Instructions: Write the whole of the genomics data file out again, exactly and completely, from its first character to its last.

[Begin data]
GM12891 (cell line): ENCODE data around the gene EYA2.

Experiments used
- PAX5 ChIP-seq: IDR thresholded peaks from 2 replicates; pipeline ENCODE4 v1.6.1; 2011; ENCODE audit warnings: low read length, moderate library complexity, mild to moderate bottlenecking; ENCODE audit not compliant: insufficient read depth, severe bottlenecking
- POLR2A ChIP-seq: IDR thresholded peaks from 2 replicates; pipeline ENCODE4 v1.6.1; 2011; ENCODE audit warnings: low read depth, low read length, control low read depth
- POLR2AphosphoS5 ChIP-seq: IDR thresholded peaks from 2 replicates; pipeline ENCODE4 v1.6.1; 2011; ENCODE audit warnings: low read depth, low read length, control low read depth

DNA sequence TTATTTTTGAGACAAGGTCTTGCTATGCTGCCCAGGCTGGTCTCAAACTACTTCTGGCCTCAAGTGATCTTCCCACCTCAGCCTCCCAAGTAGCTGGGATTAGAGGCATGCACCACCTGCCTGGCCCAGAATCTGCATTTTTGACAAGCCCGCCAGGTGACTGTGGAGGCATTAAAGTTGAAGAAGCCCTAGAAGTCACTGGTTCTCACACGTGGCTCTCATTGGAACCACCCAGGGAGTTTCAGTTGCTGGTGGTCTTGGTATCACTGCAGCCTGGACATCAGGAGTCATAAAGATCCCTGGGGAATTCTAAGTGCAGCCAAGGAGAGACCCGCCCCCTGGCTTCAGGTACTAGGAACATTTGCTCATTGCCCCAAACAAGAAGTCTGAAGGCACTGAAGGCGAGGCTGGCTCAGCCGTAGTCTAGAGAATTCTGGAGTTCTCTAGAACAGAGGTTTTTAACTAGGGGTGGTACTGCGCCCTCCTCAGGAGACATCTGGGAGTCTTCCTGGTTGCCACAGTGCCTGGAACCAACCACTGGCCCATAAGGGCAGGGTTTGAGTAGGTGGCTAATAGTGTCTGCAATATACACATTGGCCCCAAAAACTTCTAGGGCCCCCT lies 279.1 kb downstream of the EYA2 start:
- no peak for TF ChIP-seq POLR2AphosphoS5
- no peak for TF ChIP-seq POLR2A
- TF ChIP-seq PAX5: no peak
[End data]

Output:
GM12891 (cell line): ENCODE data around the gene EYA2.

Experiments used
- PAX5 ChIP-seq: IDR thresholded peaks from 2 replicates; pipeline ENCODE4 v1.6.1; 2011; ENCODE audit warnings: low read length, moderate library complexity, mild to moderate bottlenecking; ENCODE audit not compliant: insufficient read depth, severe bottlenecking
- POLR2A ChIP-seq: IDR thresholded peaks from 2 replicates; pipeline ENCODE4 v1.6.1; 2011; ENCODE audit warnings: low read depth, low read length, control low read depth
- POLR2AphosphoS5 ChIP-seq: IDR thresholded peaks from 2 replicates; pipeline ENCODE4 v1.6.1; 2011; ENCODE audit warnings: low read depth, low read length, control low read depth

DNA sequence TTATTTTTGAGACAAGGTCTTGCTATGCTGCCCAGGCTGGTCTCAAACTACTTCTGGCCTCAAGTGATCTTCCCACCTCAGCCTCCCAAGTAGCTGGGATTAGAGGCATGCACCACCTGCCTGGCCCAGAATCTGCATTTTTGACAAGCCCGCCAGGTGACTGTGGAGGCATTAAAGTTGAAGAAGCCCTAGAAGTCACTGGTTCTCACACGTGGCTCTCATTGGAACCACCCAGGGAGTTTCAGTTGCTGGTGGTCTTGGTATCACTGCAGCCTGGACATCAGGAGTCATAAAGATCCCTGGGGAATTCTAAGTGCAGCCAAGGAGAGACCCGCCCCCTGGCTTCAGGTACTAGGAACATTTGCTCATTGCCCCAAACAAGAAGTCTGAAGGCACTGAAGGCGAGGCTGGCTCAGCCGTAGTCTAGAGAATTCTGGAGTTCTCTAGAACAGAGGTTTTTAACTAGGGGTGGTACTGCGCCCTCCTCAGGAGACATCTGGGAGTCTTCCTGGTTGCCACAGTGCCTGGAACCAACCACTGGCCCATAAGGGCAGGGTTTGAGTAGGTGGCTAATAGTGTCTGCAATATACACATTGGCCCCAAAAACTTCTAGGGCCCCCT lies 279.1 kb downstream of the EYA2 start:
- no peak for TF ChIP-seq POLR2AphosphoS5
- no peak for TF ChIP-seq POLR2A
- TF ChIP-seq PAX5: no peak